She is 25 years old and has been using nicotine since her early teens. Amanda Seguel started as a smoker, but soon switched to vejps and nicotine pouches.
"Right now I don't actually use nicotine at all. But I don't want to say that it will be forever. I like snus and I could never smoke again. But putting pressure on yourself only leads to anxiety. Then it's impossible to quit," she says when we meet on Hisingen in Gothenburg.
- UIn the spring of 2023, the Road studs with Convenience Stores Sweden News to depict Swedish nicotine consumption, beyond the statistics. This is a slightly modified version of the original report that was published in CSS News. -
She grew up in the early 2000s in Uddevalla. And she comes from a smoking family, she says. Mum and dad smoke. So does her grandmother. Grandad has his pipe.
"I have really grown up with smoking. My sister used to smoke but vejpar now instead. My mum and dad were careful not to let me join them when they smoked, but the smell of someone who smoked is still there. For me, it has meant security, a home odour, if you like."
Dancing all over the world
Amanda's father came to Sweden from Chile in the 1980s, fleeing the right-wing regime and Augusto Pinochet. Mum is Swedish, but Amanda also has roots in Finland. She describes herself as "not Chilean enough and not Swedish enough" to fit into any particular group. But that she is something of a cosmopolitan becomes clear the longer we talk. Despite her young age of 25, she has seen a lot of the world. As a dedicated dancer, drummer and dresser at the samba association Abunda in Gothenburg, she has travelled a lot.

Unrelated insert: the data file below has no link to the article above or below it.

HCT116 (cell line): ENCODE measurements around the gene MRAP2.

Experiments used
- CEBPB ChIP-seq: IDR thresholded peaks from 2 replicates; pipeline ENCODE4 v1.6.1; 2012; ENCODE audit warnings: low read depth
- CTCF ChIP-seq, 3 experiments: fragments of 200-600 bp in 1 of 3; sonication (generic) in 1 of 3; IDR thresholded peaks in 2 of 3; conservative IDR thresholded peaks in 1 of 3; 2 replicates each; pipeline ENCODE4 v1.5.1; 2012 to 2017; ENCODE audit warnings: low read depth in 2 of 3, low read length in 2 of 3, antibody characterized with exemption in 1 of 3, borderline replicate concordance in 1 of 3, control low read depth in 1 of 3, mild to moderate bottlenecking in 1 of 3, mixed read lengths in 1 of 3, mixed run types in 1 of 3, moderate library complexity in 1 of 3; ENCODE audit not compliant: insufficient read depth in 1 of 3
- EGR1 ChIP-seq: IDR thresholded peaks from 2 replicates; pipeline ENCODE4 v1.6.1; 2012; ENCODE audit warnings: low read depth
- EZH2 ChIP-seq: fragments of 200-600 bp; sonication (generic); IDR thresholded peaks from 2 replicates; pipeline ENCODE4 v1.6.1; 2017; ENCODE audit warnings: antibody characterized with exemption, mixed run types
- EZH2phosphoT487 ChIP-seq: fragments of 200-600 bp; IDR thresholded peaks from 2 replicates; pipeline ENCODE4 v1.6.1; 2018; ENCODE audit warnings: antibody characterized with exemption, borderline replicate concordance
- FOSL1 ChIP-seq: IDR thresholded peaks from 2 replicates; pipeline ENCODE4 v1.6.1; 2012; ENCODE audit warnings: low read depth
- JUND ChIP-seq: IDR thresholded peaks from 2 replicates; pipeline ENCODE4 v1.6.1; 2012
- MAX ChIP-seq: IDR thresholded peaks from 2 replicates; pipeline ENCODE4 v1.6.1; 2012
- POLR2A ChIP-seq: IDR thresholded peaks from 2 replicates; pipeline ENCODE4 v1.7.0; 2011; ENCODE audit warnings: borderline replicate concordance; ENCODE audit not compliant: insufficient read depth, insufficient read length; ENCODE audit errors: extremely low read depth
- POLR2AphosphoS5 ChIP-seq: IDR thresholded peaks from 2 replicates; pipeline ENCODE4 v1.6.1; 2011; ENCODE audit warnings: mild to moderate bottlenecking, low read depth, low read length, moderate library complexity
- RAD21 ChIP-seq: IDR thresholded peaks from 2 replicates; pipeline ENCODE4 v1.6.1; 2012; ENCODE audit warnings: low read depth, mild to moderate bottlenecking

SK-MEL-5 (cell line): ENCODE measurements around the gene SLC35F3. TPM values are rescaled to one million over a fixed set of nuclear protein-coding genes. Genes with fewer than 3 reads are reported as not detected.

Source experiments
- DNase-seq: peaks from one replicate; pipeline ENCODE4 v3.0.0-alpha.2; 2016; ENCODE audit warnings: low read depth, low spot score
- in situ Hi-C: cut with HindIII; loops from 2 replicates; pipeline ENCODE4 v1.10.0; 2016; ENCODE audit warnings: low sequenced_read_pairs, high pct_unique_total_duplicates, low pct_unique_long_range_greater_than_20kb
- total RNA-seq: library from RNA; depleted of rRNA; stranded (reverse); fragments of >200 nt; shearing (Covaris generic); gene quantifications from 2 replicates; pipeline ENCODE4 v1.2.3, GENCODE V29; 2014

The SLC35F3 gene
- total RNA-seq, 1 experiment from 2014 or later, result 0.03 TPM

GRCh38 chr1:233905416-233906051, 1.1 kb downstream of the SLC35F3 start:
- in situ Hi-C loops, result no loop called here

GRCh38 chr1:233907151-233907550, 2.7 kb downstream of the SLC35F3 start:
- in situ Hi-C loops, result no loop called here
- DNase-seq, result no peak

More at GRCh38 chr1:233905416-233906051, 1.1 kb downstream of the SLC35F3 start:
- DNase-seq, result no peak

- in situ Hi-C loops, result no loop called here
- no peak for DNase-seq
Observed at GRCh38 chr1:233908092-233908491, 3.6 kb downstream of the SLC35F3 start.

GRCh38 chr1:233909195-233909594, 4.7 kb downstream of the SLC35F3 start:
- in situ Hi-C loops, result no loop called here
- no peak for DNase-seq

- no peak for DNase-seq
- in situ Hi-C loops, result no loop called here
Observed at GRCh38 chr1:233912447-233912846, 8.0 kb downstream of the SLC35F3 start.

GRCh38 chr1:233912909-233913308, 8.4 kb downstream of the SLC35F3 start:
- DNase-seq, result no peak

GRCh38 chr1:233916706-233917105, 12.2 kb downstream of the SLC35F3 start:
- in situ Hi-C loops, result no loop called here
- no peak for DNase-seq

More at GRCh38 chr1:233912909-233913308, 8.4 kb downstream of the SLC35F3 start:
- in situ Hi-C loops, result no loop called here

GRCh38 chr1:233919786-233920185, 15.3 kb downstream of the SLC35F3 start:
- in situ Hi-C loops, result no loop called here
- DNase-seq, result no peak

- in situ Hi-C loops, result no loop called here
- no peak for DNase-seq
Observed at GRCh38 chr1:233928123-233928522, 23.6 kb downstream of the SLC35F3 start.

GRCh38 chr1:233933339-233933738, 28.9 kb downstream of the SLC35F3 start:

"We have performances and gigs quite often in periods. So there have been trips to everything from France to South Africa. It's quite intense, but very fun" says Amanda Seguel when we meet on a sunny summer afternoon in Gothenburg.
"It must taste good"
"She took her first puff on a cigarette when she was 13," she says.
"At least I think it was at that age. There was probably a bit of peer pressure involved, but still not so remarkable. I was used to people smoking around me and I thought: Why not try it? But at the same time I thought: Why should I smoke? So it took a while before I "started smoking for real".
Taste was important, she recalls. Regular cigarettes didn't appeal at all.
"No, I didn't like that at all. If I were to smoke, it would be good. So it had to be mint cigarettes. Then it was ok." she says.
Started smoking more abroad
She recalls that teenage smoking was never particularly intense. The festive smoking gradually turned into everyday smoking, but it was not many cigarettes a day. "She was studying aesthetics at secondary school in Uddevalla and smoking was more of a social activity than a direct need," she says.
"I probably smoked the most when I was between 16 and 20. It was part of social life, at parties and in smoking areas. But it escalated when I was 21 and went to South Korea to study for a year. I also visited Japan at that time. Over there, they smoked like crazy. The smoking rooms in the pubs were always full. In the clubs it was free to smoke everywhere. Even I, who like the smell of smoke and perfume, found it unpleasant. It was a little better if you smoked yourself, but still."